Edmonton Journal: John Mellencamp's Musical History Tour - Mellencamp Interview

Edmonton Journal By Gary Graff

John Mellencamp is a Small Town guy, but this year he has big plans.

The Indiana-born singer/songwriter and Rock and Roll Hall of Famer is dealing with his past, present and future, all at the same time. In June he released On the Rural Route 7609, a handsomely packaged, four-CD box set culled from his 35-year recording career and featuring a dozen unreleased tracks. Today brings No Better Than This, an album of new material recorded with a single microphone and a reel-to-reel recorder at three historic sites in the American South.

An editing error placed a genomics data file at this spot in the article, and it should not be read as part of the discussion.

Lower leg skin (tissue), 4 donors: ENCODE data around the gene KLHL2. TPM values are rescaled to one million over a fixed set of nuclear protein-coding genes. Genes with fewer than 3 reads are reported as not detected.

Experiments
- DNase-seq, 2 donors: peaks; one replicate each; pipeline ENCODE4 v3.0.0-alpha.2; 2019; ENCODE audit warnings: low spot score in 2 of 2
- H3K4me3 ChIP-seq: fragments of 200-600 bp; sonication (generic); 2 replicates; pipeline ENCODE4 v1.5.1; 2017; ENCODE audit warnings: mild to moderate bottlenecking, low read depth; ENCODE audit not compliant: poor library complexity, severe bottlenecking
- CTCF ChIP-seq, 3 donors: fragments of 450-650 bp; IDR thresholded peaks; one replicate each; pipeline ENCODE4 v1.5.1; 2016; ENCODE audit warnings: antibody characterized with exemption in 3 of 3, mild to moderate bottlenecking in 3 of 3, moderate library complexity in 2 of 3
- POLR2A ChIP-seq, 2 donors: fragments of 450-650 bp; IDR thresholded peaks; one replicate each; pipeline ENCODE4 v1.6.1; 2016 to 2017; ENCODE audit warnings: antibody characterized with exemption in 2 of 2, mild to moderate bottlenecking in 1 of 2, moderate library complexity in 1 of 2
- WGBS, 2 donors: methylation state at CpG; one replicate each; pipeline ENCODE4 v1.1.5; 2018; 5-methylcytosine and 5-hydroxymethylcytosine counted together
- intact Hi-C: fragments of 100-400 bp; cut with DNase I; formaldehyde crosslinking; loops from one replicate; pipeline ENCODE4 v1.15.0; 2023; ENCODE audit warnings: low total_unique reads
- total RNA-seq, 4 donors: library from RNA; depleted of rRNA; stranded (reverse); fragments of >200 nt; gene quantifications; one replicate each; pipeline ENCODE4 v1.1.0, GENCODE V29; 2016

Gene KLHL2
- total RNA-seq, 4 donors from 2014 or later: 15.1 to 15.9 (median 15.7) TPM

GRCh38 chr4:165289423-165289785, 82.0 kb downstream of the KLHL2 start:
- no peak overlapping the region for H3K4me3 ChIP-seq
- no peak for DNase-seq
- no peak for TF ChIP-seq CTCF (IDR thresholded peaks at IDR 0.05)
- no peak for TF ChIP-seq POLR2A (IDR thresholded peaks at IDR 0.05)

Meanwhile, Mellencamp and novelist Stephen King continue working on their stage musical Ghost Brothers of Darkland County, for which they have recently brought in a new director, Oscar-nominated Swedish actress Liv Ullmann.

About the only thing Mellencamp hasn't done is quit smoking, despite a 1994 heart attack and a recent, highly publicized campaign by his son Speck to get a million people to sign onto a Facebook page urging his father to scrap the cigarettes.

"That whole thing was a family conversation at Thanksgiving that got way out of hand," Mellencamp, 58, says with a laugh, speaking by telephone from his home near Bloomington, Ind.

"He ended up getting, like, 700,000 names, but then he lost interest in it.

"Besides, don't you think I'm too polluted already?" he continues. "I've been smoking so long I don't think it would make a hell of a lot of difference. I think I've already passed the expiration date of when it's time to stop.